Yes, Johns spends a lot of time talking about family. In fact, he overdoes it on family to the point that it's annoying. It's the least subtle message about "family being who supports you, not who your blood is", and we get beaten over the head with it over and over and over again. And it's completely undermined with the idea that the second Billy goes to a foster home, he gets the perfect family fully of perfect people who instantly teach him the true meaning of Christmas over a couple of issues, and they're all worthy of the power, same as him.
I actually like the idea of an expanded Marvel Family roster. I've championed the idea myself, it's a core part of the relaunch I've pitched. But having them just all be in the same house and handed to him is too . . . easy. Back in the day, Billy had to spend time as a solo hero for a bit, learning the ropes and figuring out who he was, and then he started to build up his family over time. He chose Freddy to be a part of his family and he re-discovered his link to Mary, and invited Uncle Dudley and Mr. Tawney to likewise be a part of his family. It was something that grew organically, and new additions should happen just as organically, even if they do all get introduced over the course of a single storyline.
A big problem is that the new kids really don't have much of a personality. Billy and Mary are the only ones that feel like characters. Everyone else is pretty one-note. Freddy is a sarcastic smartass. Darla is bubbly and nice. Pedro is reliable and straightforward. Eugene is smart and a geek. That's about it. They've got less personality than the original Mighty Morphin Power Rangers.
Johns also discovered a Shyamalan style twist about magic. Namely, by making the entire book about magic, he sucked all of the magic out of franchise. What made the pre-Nu-52 Marvel Family stories "magical" was that anything could happen. Captain Marvel was a teenager with a magic word that made him one of the most powerful superheroes in the world. His base was a mountain that sat in the center of space and time that let him travel anywhere and anywhen. One of his best friends was a humanoid tiger man. Anything could happen. One adventure could be thwarting Dr. Sivana's attempt to create a ray that sapped everyone's willpower, another could be traveling to another dimension to fight techno-wizards, another could be fighting literal Satan himself, another could be helping a centaur, a satyr, a mermaid and a fawn adjust to modern life, etc.
By making the series just about the 7 Magic Lands and all of the enemies Magic based, Johns limited the storytelling potential rather than expanded on it. It didn't help that the 7 Magic Lands were all VERY cliche. One land was literally a hybrid of Oz and Wonderland. Another was Video Game land. Another was Talking Animal land. Instead of an infinite number of dimensions with any possibility, we get seven lands that just aren't very interesting. Is ANYONE going to want to have a Justice League story where they head over to Ozderland? No, that's what the Queen of Fables is for. In fact, the Queen of Fables would have made for a much better Captain Marvel villain than what we saw.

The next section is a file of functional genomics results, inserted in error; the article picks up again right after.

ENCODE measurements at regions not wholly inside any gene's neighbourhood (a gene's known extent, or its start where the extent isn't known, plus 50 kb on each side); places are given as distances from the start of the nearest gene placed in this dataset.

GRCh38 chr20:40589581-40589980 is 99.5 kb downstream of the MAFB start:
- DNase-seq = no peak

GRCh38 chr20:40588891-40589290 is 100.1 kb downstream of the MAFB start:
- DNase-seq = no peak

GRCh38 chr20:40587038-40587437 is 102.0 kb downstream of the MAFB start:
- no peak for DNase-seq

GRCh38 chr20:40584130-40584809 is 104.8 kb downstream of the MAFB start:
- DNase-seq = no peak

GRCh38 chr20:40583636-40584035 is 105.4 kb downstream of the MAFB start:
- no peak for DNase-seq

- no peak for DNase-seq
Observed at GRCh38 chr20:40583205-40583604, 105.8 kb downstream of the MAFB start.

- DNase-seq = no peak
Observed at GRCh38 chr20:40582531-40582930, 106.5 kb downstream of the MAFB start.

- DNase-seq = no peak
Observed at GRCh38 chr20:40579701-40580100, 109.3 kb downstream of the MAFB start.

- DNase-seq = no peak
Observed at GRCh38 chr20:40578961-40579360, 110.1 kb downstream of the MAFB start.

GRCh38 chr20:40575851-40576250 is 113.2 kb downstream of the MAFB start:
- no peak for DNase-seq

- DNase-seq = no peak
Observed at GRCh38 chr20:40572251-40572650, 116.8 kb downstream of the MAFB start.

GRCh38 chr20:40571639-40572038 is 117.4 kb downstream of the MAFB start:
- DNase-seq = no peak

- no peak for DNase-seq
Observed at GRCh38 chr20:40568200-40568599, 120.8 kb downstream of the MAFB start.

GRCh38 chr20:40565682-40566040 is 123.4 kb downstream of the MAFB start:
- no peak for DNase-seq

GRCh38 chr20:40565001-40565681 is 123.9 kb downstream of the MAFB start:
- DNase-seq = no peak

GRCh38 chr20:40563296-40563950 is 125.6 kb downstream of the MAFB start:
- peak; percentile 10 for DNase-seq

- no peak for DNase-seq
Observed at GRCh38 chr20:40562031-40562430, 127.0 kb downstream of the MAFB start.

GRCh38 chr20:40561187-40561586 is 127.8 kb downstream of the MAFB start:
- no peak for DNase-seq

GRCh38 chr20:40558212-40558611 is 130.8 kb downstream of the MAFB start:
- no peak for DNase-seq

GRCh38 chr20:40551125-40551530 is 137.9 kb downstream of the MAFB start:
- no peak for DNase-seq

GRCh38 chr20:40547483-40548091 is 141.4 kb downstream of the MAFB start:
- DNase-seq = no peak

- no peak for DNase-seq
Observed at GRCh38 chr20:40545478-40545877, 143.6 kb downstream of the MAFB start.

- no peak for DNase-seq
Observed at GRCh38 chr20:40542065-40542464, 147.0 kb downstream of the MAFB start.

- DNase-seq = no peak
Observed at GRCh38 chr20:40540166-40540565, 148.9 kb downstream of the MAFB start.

But it wasn't just the places they went. Dr. Sivana, the iconic mad scientist? A magician. Mr. Mind, the alien super-intelligent worm with psychic powers who could assemble a literal society of villains and monsters? A literal bookworm that casts magic spells. King Kull, Conan the Barbarian meets Vandal Savage with actual superhuman strength and weird, alien technology? Just a brutish thug who shows up once. Mr. Atom, Ultron before Ultron, only more powerful? Just a refugee from Video Game Land.
I've maintained that Captain Marvel has an AMAZING rogue's gallery, despite what issue 12 said. But this series did every villain a major disservice. Even Superboy Prime shows up just to act as his usual Bad Fan mouthpiece and to showcase that maybe Nu-Shazam isn't as big a wimp as everyone thinks. And Black Adam, the one villain allowed to keep some dignity in this mess? Well he gets redeemed! He's the 7th Champion the kids were searching for! He wasn't really that bad a guy at all . . . even though the Nu-52 version is WAY less sympathetic than the Pre-Flashpoint Black Adam.
So yeah, the "fight" between Billy and Mr. Mind is basically a magical duel with both of them throwing spells at each other. I just . . . Mr. Mind was a SCIENTIST! A scientist ALIEN WORM WITH PSYCHIC POWERS! NOT A MAGE. Neither is Captain Marvel a spellcaster! Any magic he uses should be the Wisdom of Solomon pulling off a ritual with circles on the ground and spell components. Spellcasting should be limited to the Wizard Shazam because . . . and here's the thing . . . he's an actual WIZARD. Captain Marvel is a superhero whose power source is magic.
And what's really sad? In 14 issues, Johns STILL didn't give Billy and the family any kind of official superhero names. When Billy is in his Shazam form and speaking with his dad, he introduces himself as "The Local Superhero". By teasing that they couldn't say Shazam casually anymore I thought we were going to at the very least get a Captain Thunder rebranding, or a confirmation that his name is Shazam, and we got several teases about him going back to Captain Marvel. But no, we get nothing.
So yeah. I'm really disappointed in this series. Every good step forward was followed by several flips backwards. Geoff Johns just doesn't get the Marvel Family. And he only "gets" Black Adam because Johns loves his villains and tends to make all of his bad guys "somewhat sympathetic well-intentioned extremists".
A really good Marvel Family book should feel like you're reading a great adaptation of a fantastic cartoon. It should be like the DCAU meets Gargoyles meets Batman: The Brave and the Bold meets Avatar: The Last Airbender. Recognizable characters, amazing world building, solid character building, exciting action and fun adventures.
This book had none of those things. And all I can say is that I'm relieved it's over.